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Diaphragm Mouth Calls

At first glance, a diaphragm call looks simple. It's just medical-grade tape, an aluminum frame and latex. But this turkey-hunting tool is anything but simple! The many different possible elements, detailed below, become complex when combined. Changing one of these elements — like three reeds versus two, or thin latex versus thick — results in a totally different sound.

Complex Elements

  1. Type of Reeds: Latex thickness is the main difference in reeds. Hygienic latex is 3-8/1000th-of-an-inch thick, compared to prophylactic latex which is very thin at 1.5-2.5/1000th-of-an-inch. Thin reeds are higher pitched, clear and require less air to blow. Thick reeds need to be blown harder and generally sound deeper and raspier.

  2. Number of Reeds: A single reed call requires less air to blow and provides a higher pitch. More reeds means a caller needs to blow harder and the more rasp will be created from the call. When making a multiple-reed call, some callmakers will use a mix of thick and thin reeds to give a call a unique sound.

  3. Cuts in Reeds: Removing slices or chunks from the end of a latex reed affects the call's sound. Simple cuts like the straight line "V" cut are common. Specialized cuts, which require removing pieces of latex, such as the "bat wing," "cutter," or "ghost" cuts to deliver diverse sounds. Cuts in latex also impact the call's intended purpose. A "V" cut creates fast yelps, but the "ghost" cut will kee kee easier.

  4. Reed Tension: A call needs tension on the back, front and sides of the latex reeds in order to make sound when they are blown, and this is a key to a call's performance. A call with more tension will generally take more air control and will be higher pitched. A call with less tension will sound deeper and be easier to operate.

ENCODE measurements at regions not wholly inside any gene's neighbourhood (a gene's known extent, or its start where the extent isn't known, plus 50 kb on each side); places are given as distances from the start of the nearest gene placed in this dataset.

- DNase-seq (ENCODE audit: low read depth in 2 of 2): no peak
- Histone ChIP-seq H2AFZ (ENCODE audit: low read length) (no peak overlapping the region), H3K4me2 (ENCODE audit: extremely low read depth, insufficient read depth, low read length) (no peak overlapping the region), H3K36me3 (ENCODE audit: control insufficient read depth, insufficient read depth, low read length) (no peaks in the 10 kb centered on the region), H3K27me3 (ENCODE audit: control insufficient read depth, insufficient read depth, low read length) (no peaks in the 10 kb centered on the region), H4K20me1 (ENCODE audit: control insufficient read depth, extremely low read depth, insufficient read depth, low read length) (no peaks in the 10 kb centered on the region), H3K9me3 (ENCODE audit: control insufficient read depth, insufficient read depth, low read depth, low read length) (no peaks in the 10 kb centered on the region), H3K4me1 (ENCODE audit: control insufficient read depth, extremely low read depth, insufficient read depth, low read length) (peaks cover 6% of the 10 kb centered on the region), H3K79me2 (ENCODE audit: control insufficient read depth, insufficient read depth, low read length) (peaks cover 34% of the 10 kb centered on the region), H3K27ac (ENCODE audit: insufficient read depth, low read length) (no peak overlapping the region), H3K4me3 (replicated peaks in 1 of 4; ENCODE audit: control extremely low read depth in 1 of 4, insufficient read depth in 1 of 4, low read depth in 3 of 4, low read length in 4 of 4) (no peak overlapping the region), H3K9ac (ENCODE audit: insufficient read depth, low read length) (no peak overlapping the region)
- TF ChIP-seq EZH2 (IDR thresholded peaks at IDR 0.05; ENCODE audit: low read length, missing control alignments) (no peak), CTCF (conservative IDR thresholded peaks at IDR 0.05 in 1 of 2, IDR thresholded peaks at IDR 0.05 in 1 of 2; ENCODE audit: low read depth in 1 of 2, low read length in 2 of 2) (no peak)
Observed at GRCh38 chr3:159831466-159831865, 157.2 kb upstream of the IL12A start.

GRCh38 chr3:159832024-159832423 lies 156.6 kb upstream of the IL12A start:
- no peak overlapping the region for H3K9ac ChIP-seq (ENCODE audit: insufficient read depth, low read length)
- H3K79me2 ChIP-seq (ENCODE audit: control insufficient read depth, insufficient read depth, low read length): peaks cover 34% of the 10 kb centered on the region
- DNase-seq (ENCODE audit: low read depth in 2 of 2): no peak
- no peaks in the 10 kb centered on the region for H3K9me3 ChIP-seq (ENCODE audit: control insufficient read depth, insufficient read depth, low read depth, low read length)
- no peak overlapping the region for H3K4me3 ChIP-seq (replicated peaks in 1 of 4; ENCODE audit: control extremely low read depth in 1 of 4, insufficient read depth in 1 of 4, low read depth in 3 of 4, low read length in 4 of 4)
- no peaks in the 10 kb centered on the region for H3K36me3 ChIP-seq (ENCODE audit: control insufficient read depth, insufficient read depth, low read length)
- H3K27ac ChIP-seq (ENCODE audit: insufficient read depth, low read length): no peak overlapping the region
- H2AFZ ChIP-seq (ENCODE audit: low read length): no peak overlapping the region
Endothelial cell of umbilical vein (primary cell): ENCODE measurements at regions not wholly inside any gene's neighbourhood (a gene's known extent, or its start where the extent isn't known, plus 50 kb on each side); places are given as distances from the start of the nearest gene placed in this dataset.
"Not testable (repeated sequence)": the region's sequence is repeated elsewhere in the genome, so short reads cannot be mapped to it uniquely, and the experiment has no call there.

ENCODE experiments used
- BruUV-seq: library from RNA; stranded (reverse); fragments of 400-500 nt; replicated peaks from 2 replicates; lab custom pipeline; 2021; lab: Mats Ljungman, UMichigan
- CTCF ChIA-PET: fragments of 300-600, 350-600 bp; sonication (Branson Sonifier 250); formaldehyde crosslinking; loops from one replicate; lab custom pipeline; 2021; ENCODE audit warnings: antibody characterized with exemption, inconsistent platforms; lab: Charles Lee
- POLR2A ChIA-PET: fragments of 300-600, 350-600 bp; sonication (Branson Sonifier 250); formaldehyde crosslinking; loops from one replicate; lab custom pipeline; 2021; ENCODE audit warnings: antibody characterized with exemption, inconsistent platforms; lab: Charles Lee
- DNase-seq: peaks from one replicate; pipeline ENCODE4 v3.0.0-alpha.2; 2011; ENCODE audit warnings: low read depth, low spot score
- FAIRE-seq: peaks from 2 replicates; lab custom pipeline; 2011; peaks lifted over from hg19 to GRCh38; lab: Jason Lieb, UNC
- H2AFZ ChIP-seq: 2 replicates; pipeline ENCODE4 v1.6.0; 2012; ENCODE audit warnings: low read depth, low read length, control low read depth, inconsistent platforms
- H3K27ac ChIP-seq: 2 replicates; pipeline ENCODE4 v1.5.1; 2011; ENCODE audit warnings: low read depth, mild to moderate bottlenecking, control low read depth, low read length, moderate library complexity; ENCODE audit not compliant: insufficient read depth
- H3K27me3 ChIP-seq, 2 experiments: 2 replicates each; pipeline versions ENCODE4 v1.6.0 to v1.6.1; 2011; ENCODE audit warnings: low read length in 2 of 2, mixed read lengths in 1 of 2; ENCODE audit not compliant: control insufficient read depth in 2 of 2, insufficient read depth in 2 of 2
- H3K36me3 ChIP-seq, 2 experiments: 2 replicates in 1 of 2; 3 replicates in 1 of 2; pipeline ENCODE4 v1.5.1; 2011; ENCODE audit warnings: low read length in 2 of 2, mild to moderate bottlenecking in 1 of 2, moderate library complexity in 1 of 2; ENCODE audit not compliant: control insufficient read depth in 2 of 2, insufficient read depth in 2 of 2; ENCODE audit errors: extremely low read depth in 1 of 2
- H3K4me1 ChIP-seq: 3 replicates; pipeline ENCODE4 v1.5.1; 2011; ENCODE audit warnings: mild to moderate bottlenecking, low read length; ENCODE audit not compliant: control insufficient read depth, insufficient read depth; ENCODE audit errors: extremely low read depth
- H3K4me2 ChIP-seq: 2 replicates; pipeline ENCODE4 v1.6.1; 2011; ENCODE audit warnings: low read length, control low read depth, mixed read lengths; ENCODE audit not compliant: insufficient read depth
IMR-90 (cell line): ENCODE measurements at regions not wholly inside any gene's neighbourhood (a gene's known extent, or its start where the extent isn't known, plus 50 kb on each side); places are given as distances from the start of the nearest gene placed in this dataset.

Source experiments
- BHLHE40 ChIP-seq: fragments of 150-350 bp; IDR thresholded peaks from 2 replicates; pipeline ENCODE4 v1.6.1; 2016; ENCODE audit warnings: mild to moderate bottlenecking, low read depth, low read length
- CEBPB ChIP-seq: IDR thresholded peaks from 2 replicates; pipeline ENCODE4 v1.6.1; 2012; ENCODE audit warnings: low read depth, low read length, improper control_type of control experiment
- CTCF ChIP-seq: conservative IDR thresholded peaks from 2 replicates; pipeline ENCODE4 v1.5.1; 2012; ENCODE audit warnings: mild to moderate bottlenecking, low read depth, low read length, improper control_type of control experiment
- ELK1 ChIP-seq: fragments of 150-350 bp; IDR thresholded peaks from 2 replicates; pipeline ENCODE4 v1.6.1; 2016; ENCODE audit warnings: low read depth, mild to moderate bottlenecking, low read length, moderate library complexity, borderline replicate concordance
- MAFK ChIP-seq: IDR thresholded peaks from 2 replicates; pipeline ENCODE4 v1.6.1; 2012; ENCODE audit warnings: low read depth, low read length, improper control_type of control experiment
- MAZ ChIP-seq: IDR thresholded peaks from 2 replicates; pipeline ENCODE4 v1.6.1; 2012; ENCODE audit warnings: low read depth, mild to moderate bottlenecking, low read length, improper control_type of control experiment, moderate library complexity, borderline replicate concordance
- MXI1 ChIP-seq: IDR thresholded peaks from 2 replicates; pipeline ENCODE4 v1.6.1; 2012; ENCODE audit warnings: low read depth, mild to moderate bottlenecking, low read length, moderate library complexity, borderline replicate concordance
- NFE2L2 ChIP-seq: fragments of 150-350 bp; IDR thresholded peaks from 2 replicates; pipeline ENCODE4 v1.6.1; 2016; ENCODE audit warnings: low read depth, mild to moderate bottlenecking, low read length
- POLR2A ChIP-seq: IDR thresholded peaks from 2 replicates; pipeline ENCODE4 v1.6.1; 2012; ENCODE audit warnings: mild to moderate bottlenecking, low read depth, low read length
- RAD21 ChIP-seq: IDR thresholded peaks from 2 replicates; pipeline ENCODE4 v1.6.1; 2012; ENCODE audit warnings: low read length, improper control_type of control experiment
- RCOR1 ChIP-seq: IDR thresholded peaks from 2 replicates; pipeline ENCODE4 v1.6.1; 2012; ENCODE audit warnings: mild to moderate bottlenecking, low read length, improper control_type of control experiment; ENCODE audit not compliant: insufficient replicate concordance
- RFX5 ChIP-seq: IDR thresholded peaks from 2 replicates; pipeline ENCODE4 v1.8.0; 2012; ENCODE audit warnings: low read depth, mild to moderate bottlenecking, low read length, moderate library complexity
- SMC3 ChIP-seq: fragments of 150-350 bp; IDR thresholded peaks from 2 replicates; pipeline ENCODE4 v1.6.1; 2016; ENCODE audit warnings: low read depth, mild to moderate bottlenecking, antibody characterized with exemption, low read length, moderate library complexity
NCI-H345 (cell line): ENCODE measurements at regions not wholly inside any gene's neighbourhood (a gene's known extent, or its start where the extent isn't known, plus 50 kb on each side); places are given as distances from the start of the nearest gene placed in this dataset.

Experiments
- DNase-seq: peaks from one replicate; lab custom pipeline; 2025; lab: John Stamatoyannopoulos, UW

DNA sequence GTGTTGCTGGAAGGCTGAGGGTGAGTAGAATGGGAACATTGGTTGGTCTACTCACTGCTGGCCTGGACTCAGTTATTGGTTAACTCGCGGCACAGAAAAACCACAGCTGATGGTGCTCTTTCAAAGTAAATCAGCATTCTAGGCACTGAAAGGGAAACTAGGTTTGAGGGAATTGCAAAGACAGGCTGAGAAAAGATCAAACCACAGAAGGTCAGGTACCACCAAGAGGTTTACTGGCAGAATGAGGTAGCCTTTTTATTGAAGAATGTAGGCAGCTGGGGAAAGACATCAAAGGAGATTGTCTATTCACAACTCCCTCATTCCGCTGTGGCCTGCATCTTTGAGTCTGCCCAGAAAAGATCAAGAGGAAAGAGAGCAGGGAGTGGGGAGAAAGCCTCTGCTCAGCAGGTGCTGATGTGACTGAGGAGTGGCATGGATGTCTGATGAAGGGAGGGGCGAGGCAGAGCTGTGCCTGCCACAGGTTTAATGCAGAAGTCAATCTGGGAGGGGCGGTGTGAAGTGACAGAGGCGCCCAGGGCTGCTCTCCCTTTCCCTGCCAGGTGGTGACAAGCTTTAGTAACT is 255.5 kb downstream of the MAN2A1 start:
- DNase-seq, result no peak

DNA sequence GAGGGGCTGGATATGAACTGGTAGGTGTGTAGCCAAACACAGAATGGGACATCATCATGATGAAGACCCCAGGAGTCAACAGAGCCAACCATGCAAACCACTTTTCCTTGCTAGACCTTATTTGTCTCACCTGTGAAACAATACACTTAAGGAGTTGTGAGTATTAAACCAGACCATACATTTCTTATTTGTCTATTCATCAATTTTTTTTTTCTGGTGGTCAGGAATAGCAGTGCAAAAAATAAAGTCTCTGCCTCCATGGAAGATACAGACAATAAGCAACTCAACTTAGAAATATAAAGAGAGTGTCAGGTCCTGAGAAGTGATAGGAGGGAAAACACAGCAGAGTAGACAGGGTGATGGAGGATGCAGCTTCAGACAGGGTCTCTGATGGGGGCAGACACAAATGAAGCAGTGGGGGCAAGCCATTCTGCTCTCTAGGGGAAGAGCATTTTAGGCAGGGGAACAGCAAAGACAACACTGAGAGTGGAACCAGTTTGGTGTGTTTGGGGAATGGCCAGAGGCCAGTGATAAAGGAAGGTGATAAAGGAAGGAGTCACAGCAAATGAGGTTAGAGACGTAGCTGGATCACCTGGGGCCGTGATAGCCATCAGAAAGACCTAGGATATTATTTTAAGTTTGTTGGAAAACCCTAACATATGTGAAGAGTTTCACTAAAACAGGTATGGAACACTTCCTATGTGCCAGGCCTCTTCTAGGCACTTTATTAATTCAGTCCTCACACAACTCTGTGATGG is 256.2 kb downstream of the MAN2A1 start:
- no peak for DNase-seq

5. Frame Size: Some modern calls feature a compact, "mini" frame to fit smaller pallets. On the flip side, a "stacked" frame helps fit a larger pallet. Callmakers also claim the stacked frame provides more rasp, makes the call easier to break over the second note of a yelp and requires less air to operate.

  6. Tape: Mouth calls have a half-circle of medical tape around the frame to help seal the call to the roof of your mouth. Individuals can cut and shape this tape for better fit and feel, based on their own preferences. However, some manufacturers produce calls with "advanced" tape jobs to help achieve a more comfortable seal. Examples include shaping "tabs" into the backend of the tape; or installing tape that already has a "contoured" oval shape.

  7. Color of Materials: Tape and latex colors make calls look different and help hunters quickly identify them when changing calls. The color itself should not affect the sound a call produces.

Purpose in Design

All mouth calls are crafted with a specific purpose in mind, such as to ability to produce raspy or clear yelps. Read the call's package to find out what type of calling the product is designed for. But remember, a call that works great for your buddy might sound terrible for you. Experiment with different calls and manufacturer brands to see what works best for you.

— J.J. Reich




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